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                        I thought it would be fun to share some pictures of our house now that it’s freshly painted and most of the moulding and other upgrades are finished.  Technically our home is considered a rebuild, however, it’s really a new home.  The previous owners left only one wall standing and rebuilt the entire house (and didn’t live in it after they built it).  While many things were finished and in perfect condition, there were many things left for us to finish when we bought the home – there were no light fixtures, window dressings, fixtures (knobs, bathroom lights, mirrors, etc) , or backsplash, the fireplace was unfinished, and the whole house was painted one color. Don’t get me wrong – we LOVE the house and everything about it – but it ended up taking us much longer (and much more $) than we had planned so we had to hold off on doing some things (like paint) until we had the money.

                        I’ll give you the first floor update in a future post.

                        Entry – stairs were just refinished and hallway/entry painted:

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                          Am I Holding Myself Back?

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                          Erin O had a question from the previous post (Cold Weather Running).  Does anyone have an answer for her? =)

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                          I have a goal pace (GP) that I try to stick to for all of my long runs.  These  GPs change week to week based on how I felt the week prior as well as what McMillan’s calculator says I should be running. I aim for my first 2-3 miles to be a bit slower than that pace, the last 1-2 to be faster…and all the others to be in that range.  

                          My first few long runs after my son was born was in the 8:20-8:30 range.  Since then, I’ve been trying to stay around 8:10-8:15.  I’m back up to distances that I haven’t hit since before I was pregnant (Jan 2012) so I’ve tried really hard to be cautious about not expecting too much and running a smart long run (for me that means not starting too fast).  

                          I ran 16 miles this past Saturday.  My goal was to average somewhere between 8:10.  First four miles were right where I wanted them to be:

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                            The Long Road Ahead

                            Approaching finish line of Boston Marathon

                            This past weekend was my first post-baby race.  As I already stated, it wasn’t an all-out race for me – but truth be told, I did push myself.  My lungs were burning and legs were hurting at various points during the 6.2 miles.

                            My pace for those short miles was slower than the pace I’ve run marathons in.

                            I’m certainly not complaining about where I am at physically right now.  At 5 weeks postpartum  I know that I am blessed to have had a fairly uncomplicated pregnancy (with the exception of gestational diabetes and posterior pelvic pain) and an easy labor and delivery.  Both of those allowed me to return to running very soon after my son was born and I know a lot of females are not as lucky.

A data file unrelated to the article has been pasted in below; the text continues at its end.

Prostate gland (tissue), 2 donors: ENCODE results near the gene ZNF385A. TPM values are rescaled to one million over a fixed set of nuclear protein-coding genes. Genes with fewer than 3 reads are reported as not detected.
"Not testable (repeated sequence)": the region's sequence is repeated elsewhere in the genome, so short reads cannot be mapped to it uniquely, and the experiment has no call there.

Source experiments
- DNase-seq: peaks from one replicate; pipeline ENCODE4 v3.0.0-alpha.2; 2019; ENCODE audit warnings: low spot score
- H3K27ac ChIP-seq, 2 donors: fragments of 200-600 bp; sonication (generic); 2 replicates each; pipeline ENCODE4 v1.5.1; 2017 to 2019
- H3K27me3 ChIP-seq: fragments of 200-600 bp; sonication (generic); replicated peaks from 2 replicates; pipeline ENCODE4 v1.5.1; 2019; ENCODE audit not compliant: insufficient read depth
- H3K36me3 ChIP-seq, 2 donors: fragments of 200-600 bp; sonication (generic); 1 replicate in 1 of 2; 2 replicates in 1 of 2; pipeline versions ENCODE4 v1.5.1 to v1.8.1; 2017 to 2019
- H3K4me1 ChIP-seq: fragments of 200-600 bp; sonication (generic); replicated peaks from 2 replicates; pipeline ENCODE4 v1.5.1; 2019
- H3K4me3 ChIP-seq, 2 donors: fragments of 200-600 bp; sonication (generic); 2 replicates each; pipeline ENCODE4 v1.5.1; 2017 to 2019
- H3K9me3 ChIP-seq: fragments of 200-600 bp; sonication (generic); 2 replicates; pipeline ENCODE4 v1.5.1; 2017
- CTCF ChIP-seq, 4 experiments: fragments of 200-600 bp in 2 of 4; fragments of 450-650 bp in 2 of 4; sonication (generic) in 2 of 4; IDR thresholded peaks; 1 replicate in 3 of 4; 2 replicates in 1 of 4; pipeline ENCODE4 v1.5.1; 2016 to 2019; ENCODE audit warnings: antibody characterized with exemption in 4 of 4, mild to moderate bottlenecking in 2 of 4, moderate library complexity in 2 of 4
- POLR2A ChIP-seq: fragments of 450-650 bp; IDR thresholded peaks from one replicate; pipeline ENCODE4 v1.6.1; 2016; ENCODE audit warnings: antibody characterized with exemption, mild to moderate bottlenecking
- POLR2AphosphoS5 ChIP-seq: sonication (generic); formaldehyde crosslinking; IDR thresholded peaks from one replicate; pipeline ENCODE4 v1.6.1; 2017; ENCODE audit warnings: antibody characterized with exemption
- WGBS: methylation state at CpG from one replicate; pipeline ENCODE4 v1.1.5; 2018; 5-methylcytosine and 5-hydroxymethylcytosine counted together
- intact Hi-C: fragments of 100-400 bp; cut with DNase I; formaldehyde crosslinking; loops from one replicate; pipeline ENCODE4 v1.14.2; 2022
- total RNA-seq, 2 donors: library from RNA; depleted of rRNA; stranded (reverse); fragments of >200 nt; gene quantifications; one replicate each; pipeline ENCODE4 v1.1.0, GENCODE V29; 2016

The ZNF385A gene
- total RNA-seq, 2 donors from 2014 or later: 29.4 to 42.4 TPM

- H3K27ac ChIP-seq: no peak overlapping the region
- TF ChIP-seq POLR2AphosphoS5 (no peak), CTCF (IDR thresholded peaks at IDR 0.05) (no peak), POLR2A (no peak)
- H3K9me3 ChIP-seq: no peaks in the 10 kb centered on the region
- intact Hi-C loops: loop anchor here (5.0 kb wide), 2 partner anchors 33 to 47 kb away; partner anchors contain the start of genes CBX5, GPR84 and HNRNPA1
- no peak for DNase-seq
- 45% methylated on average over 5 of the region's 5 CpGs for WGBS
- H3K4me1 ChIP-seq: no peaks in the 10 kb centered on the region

But it’s been extremely humbling so far.  My body seems to have forgotten what certain paces feel like.  I’m a big fan of not running with a Garmin all the time and have gotten pretty good with judging my pace based on perceived effort.  But right now, I have no clue what pace my body is moving at. I think (and feel like) I’m running a certain pace and then I look down at my Garmin (or treadmill screen) and see a totally different number – typically about a minute slower than I think I’m running.

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                              How to Become a Better Runner

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                              Source

                              It’s a known fact that you can often become a better runner by increasing your mileage and incorporating speed, tempo, and long runs into your training.

                              But, perhaps the best way to become a better runner is simply by learning.  Learning from your own experiences in races and training as well as from friends and acquaintances who run.  And I always find that I learn MORE from the mistakes I have made.  Yes, it sucks to make mistakes (especially during races). Often they result in poor times, a painful end to the race, and the sadness of not performing well.

                              After running for over 10 years, I still consider myself a student of the sport.  I’m constantly learning.  I learn from mistakes I’ve made, success I have had, published articles, and successful runners’ blogs.

                              Yesterday’s run is a great example of learning from a past mistake. My plan was to run 10 miles at Marathon Pace (MP).  (Note: My goal is to start incorporating 6-10 miles at MP during my long runs.  I wanted to practice running at this pace for an extended period of time before I include it in my long runs.)